|“Strike Up The Band,” the new album by Professor Louie & The Crowmatix on Woodstock Records, has nine of ten biographical and creative original songs written by Professor Louie, Miss Marie and one co-write with John Platania. This legacy all-star roots band continues to grow and these talented musicians, singers and songwriters wrote these songs that reflect a unique vision of relationships and thoughts about this tumultuous world and the times we live in. The ninth song, ‘End Of The Show,’ (unknown writer) is a tune originally recorded by Richard Manuel of Rock ‘n’ Roll Hall of Fame group, The Band, which was never released. Louie came across this song on a poorly recorded cassette when he was working as producer for a box set by The Band.
The Crowmatix: Professor Louie (The Band) Miss Marie (Rick Danko) Gary Burke (Bob Dylan, Joe Jackson) John Platania (Van Morrison) Frank Campbell (Levon Helm) The Woodstock Horns with arrangements by Gary Burke on three songs gives “Strike Up The Band” a special twist. Bob Ludwig, mastering genius of all time, makes the recordings come to life.
PL&C wrote songs for “Strike Up The Band” to be upbeat and uplifting. The album gets off to a blistering start with the strong opening acapella vocal by Professor Louie on ‘A Thousand Ways To Freedom.’ Next is the driving groove of ‘Work It Out’ with The Woodstock Horns, arranged by drummer Gary Burke, and then the bluesy vocal stylings of Miss Marie on the tune ‘Fall Back On Me.’ The crew rolls down to the bayou on the ‘Golden Eagle,’ a mythical Mardi Gras railroad to heaven.
Hear the magic riffs of guitarist extraordinaire John Platania throughout and on his collaborative writing for the song ‘Good To Be Grateful.’ On ‘Chain Shot Cannonball,’ Gary Burke one of the greatest drummers of all time and Frank Campbell on bass make the songs rock. Tracks & vocals were recorded live in the studio capturing the true nature of this legacy band. The driving roots rocker ‘Livin’ In This Country,’ pays tribute to the ideals of a united America, punctuated with a ‘Can’t Turn You Loose’ tag ending. The gospel flavored ‘Tick Tock,’ tells the tale of a lovestruck man running out of time to win over his sweetheart.
Platania drops in ice pick lead guitar over Louie’s greasy Hammond B3 on another blues of heartbreak ‘Chain Shot Cannon Ball.’ Louie digs deep for the emotional ballad ‘End Of The Show,’ bolstered by an expansive arrangement of the lover’s lament. Miss Marie and Louie co-wrote the album’s final hymn ‘Flaming Ray,’ and join together on the angelic chorus of the devotional benediction as a final prayer for peace.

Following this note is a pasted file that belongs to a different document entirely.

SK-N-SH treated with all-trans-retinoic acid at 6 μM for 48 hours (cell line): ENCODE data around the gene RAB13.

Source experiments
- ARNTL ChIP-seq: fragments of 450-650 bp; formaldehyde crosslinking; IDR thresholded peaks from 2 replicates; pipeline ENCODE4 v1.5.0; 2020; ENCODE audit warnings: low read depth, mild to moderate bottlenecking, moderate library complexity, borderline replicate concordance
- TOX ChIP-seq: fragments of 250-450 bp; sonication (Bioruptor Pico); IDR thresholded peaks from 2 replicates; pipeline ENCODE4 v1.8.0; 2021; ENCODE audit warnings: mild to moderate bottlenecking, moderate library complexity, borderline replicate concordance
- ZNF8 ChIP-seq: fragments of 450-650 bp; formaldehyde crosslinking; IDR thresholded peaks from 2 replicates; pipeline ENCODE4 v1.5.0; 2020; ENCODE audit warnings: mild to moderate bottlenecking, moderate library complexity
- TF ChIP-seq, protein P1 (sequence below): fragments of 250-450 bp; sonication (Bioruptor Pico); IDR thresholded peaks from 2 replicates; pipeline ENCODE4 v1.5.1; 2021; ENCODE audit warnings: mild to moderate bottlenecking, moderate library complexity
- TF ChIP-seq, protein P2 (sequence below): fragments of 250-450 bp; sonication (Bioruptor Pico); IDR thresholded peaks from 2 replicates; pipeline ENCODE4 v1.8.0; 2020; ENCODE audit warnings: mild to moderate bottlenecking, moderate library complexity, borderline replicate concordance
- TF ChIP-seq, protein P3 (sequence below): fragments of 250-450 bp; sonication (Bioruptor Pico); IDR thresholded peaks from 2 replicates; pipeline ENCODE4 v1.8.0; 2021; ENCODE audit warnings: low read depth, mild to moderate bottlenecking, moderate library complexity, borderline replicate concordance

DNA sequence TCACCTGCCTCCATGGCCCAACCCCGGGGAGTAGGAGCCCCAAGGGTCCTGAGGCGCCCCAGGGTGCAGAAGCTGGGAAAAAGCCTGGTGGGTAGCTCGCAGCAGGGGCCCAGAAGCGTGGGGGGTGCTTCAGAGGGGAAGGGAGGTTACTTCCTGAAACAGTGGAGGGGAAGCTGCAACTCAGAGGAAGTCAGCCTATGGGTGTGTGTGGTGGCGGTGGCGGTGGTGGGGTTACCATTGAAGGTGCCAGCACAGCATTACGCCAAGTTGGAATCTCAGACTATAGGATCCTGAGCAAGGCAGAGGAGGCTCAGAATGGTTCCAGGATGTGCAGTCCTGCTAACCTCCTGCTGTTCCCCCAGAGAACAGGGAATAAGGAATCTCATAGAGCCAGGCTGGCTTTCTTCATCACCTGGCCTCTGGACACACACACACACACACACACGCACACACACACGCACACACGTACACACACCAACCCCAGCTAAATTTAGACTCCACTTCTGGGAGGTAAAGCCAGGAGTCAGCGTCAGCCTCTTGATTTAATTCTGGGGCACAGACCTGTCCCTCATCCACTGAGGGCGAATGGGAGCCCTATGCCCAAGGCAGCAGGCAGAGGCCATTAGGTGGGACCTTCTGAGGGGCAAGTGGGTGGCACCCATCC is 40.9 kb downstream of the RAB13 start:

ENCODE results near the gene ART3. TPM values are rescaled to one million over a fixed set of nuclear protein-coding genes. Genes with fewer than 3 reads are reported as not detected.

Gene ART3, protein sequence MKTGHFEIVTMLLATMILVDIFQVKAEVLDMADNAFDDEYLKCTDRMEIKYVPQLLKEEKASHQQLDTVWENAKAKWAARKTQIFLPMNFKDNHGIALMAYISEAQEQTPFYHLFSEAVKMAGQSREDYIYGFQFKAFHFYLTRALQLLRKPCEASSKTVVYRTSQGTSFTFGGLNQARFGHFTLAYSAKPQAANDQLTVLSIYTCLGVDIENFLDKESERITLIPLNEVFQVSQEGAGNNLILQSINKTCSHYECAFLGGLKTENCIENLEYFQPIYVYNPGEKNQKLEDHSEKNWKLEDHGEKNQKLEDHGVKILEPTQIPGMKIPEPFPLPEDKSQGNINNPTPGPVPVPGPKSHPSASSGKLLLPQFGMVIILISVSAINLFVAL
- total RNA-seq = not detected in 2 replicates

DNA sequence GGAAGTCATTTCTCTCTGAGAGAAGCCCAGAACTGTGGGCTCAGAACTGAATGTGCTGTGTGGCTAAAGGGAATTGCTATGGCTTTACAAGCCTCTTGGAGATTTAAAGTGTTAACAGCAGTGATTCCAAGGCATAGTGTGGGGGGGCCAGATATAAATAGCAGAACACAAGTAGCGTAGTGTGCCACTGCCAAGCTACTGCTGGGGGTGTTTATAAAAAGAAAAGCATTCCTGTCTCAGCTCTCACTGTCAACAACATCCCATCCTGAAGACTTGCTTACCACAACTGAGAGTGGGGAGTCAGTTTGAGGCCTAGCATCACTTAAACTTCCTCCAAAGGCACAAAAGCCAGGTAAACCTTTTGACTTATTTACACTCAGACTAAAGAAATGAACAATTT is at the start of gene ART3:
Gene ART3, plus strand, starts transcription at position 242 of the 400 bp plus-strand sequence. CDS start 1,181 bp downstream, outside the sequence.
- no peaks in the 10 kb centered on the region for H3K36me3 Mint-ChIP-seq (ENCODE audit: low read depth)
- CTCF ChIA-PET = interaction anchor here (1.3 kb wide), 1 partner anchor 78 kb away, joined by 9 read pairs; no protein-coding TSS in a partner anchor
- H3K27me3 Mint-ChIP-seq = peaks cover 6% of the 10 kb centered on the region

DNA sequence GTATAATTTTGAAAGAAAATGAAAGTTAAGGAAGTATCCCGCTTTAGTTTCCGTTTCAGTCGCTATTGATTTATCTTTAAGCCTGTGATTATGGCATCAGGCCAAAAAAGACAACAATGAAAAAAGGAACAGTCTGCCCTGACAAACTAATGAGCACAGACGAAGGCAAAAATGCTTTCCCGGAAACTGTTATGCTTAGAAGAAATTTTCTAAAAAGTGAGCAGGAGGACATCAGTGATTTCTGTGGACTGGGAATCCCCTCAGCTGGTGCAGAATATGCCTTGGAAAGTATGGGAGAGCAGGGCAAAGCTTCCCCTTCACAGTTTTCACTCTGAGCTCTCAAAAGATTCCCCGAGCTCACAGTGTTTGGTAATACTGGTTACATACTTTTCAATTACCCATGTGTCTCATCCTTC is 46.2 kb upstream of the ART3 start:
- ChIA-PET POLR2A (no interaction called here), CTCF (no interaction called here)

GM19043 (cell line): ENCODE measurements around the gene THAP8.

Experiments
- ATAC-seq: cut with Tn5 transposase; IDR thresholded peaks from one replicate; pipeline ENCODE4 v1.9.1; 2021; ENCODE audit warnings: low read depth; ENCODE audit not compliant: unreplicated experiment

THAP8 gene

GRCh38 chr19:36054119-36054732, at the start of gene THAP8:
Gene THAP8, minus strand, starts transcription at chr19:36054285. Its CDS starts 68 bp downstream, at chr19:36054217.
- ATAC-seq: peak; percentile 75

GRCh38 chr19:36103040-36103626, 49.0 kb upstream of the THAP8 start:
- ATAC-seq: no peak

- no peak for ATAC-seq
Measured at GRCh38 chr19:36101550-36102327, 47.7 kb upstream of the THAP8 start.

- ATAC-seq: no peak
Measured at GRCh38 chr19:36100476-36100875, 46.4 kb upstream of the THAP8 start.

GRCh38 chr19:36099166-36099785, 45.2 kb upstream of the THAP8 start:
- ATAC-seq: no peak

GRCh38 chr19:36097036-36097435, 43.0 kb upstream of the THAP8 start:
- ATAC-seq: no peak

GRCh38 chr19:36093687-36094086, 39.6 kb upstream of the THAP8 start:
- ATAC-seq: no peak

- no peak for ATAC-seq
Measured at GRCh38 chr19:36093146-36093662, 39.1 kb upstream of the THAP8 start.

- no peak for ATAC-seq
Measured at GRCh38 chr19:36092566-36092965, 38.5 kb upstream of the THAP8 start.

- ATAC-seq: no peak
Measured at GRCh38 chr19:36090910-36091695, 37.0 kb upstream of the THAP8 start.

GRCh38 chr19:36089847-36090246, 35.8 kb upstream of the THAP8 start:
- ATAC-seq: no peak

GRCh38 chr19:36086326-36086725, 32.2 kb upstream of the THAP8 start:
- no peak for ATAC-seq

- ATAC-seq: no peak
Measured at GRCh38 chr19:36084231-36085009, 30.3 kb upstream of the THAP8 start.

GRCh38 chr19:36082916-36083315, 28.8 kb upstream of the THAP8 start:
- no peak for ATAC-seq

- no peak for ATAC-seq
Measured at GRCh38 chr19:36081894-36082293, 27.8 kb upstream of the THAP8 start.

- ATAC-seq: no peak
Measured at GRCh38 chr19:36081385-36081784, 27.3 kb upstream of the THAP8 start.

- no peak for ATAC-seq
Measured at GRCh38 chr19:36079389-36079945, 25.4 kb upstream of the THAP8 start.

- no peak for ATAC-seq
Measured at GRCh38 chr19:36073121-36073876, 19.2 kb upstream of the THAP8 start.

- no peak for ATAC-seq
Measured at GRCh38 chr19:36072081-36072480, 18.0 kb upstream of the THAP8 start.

With their remarkable 16th release “Strike Up The Band,” the prolific songwriters and indefatigable musicians Professor Louie & The Crowmatix once again show the world why they are truly Roots Music Royalty.
Rick J Bowen
Professor Louie has emerged in the music industry as the torch bearer of the true spirit of American Roots music. Seasoned live performer, prolific recording artist and versatile multi-instrumentalist (Hammond B3 organ, piano/keyboards, accordion, vocals), Professor Louie also wears the hat of award-winning recording producer and engineer, capturing the talents of some of the world’s most highly acclaimed musicians, most notably, The Band.
Born in Peekskill, NY, Louie honed his musical chops in the NYC area. Plying his trade in the mid-1960s, he toured the country with folk, R&B, and blues bands, and performed on the Gospel circuit as organist for The Mighty Gospel Giants of Brooklyn. Through the 1970’s and 80’s Louie was an opener for Bruce Springsteen’s early group Steel Mill, Roy Buchanan, New Riders of The Purple Sage, Sly & The Family Stone, War and Gary US Bonds. The Professor was a fixture on the live circuit where he played shows with The New York Dolls, Eric Emerson, Link Wray, Andy Warhol at the infamous Popcorn Pub (later renamed The Coventry) in Long Island City and The Sunshine Inn in Asbury Park.
By the 1980’s, Hurwitz was sought out for his studio prowess, having worked with many of the top names in the industry including George Piros, Atlantic Records’ mastering engineer, Tom Dowd, John Simon & Eddie Kramer.
In 1985, Louie became a part of The Band’s legacy: co-producing, engineering, and performing on their three final albums, Jericho, High on the Hog, and Jubilation. He became a collaborating touring member of The Band from 1985 to 1999 until Rick Danko’s passing. It was during this time that Rick Danko christened Hurwitz “Professor Louie” in respect to his being their musical arranger and the glue that kept everything together. The moniker also followed The Band’s naming traditions: Helm’s middle name is Levon, Hudson’s is Garth, and Hurwitz’ is Louis. “It was really a great honor,” Louie says, “and many music industry people, especially those on the business end, knew me as Professor Louie, so I kept it.”
In addition to his work with The Band, Professor Louie has played with, engineered, or produced an incredible roster of artists spanning a wide array of genres including Graham Parker, Commander Cody, Dave Brubeck, The New Riders of the Purple Sage, solo projects of Rick Danko, Levon Helm, Garth Hudson. Jesse McReynolds, Blondie, Jose Feliciano, Livingston Taylor, The Fugs, Artie Traum, Guy Davis, John Sebastian, Oumar Konate, Jay Black & The Americans, Buckwheat Zydeco, Mercury Rev, Rory Block, Bill Keith, Jean Redpath to name a few.
More information about the band members is @ www.professorlouie.com/bio.html.